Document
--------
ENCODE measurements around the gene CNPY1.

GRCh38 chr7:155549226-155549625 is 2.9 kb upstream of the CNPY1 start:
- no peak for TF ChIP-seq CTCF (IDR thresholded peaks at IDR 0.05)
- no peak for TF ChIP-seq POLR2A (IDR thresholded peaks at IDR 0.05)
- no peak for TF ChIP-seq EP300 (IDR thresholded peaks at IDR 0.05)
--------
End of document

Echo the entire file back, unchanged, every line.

ENCODE measurements around the gene CNPY1.

GRCh38 chr7:155549226-155549625 is 2.9 kb upstream of the CNPY1 start:
- no peak for TF ChIP-seq CTCF (IDR thresholded peaks at IDR 0.05)
- no peak for TF ChIP-seq POLR2A (IDR thresholded peaks at IDR 0.05)
- no peak for TF ChIP-seq EP300 (IDR thresholded peaks at IDR 0.05)